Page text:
Pierry Amaro Ricardo has a bit to say about the prejudice that his idol, Vinicius Junior, had to experience while taking a break from training beneath a large poster of Vinicius Junior on the same pitch where the Real Madrid player made his start in his professional career.
The Brazilian football talent, who is only 18 years old, had this to say about the situation: “It’s inhuman.”
At the Flamengo junior school in Sao Goncalo, an impoverished community south of Rio de Janeiro, Ricardo hopes of following the same stratospheric path as Vinicius, who began his career here before signing with Real Madrid at the age of 16. All of the boys who are chasing the ball around the rectangle of green artificial grass at the academy share this desire.
However, the young midfielder is afraid that other black players will continue to be subjected to the same type of abuse that Vinicius had on Sunday against Valencia. The 22-year-old sensation was targeted with cries of “monkey” from the fans, which was the latest in a series of racist attacks against him.
Ricardo, who plays in the junior system of Flamengo, Brazil’s most famous football team, says, “It’s getting worse and worse.” “It’s getting worse and worse,”
“There are some people who believe that it is typical. We are evaluated according to the tone of our skin. “Ever since I was a little kid, my mom has instilled in me the belief that ‘black people have to be twice as good,'” he said with AFP.
“Unfortunately, that’s the way things are. No matter what happens, I’m going to come out on top.”
The educators at the Flamengo youth school, known as Escola Flamengo, have expressed their profound sorrow at having witnessed the brutality that Vinicius was subjected to. They recall him as a kind young man and exemplary pupil who won everyone’s admiration.
“He was an amazing young man who was incredibly courteous and devoted. Monique Monteiro, who is 32 years old and works at the front desk of the academy, adds that he was the team’s outstanding performer both on and off the field.
She describes how “Vini” overcame a childhood spent in abject poverty and the dangerous alleys of Sao Goncalo, a working-class community located across the bay from Rio, in order to ascend to the highest level of professional football. Her words nearly convey a sense of wonder.
“It wasn’t a walk in the park for him. She told AFP that he accomplished everything through his own hard work and with a lot of support from his family.
“It’s incredibly upsetting for individuals like myself who have followed him throughout his whole career and seen everything he’s been through to get to where he is now. Having to see him endure pain like this is driving me crazy.
Our encouragement and unwavering support
Vinicius Jose Paixao de Oliveira Junior, the player whose full name is Vinicius Jose Paixao de Oliveira Junior, spent his childhood in a modest home located at the end of a street that led nowhere in a poor section of Sao Goncalo that was adjacent to the BR-101 freeway.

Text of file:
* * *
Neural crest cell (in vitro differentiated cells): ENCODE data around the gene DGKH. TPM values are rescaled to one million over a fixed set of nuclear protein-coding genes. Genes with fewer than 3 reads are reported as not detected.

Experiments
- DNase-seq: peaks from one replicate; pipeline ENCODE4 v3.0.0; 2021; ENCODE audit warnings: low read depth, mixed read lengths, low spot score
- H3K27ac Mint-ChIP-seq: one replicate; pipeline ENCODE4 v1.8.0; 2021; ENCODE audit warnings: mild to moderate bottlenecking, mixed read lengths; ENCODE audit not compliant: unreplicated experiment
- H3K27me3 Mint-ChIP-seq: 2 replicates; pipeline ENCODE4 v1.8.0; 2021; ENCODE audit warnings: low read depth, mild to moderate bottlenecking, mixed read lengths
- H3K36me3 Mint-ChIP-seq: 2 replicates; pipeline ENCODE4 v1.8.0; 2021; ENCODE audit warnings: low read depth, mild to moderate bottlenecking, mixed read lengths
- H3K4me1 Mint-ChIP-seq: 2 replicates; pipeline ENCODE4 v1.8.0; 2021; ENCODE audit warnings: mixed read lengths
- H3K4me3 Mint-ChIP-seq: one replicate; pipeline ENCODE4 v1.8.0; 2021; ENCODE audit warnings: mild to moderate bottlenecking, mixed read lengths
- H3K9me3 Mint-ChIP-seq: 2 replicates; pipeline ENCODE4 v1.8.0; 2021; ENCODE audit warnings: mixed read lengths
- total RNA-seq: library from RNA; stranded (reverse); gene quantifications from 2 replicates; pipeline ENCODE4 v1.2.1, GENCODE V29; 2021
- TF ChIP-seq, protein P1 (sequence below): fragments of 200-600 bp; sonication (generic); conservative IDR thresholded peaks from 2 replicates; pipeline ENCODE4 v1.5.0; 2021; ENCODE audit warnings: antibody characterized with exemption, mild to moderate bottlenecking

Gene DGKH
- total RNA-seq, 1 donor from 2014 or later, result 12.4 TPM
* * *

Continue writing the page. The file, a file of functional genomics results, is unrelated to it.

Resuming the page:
In spite of the fact that he is now one of the most famous football players in the world, he still has a close connection with his hometown.
His family still resides in the same house, which has now been significantly enlarged and lavishly restored. It is located at the end of a run-down neighborhood, which features a mural depicting Vinicius wearing the uniform of the Brazilian national team and expressing his desire to win the World Cup.
According to the locals, the football player has given back to his community in a significant way, notably through his Vini Jr. Institute, which is a charity that aims to assist children in improving their academic performance through the implementation of creative programs that draw upon the Brazilians’ national enthusiasm for football as well as technology.
On social media, the local administration thanked a local hero for his contributions to the community.
It added, “Sao Goncalo and Brazil are proud of you,” and it was written in Portuguese.
“You have our complete and unwavering support at this time.”
There has been an outpouring of solidarity from people all around Brazil, including President Luiz Inacio Lula da Silva, music icon Gilberto Gil, and fellow Brazilian national team players Neymar and Richarlison.
Residents in the downtown area of Sao Goncalo get passionate as they express their dissatisfaction at what has transpired in the most recent episode.
It’s completely ridiculous to refer to the young man as a monkey. It defies logic,” says Marcia Maria da Costa, who is 62 years old and sells football stuff at a local street market, where vendors say there is a great demand for jerseys of Vinicius. “It just doesn’t make any sense.”
A phone dealer named Victor Gabriel Ferreira, who grew up in Vinicius’s neighborhood, expressed his fury at the string of racial controversies that have engulfed Vinicius recently.
He made the statement that “Brazil and the world can’t stand to see a black man from the favela rise to the top of the best players in the world,” and he was right.
“And that’s exactly what he is.”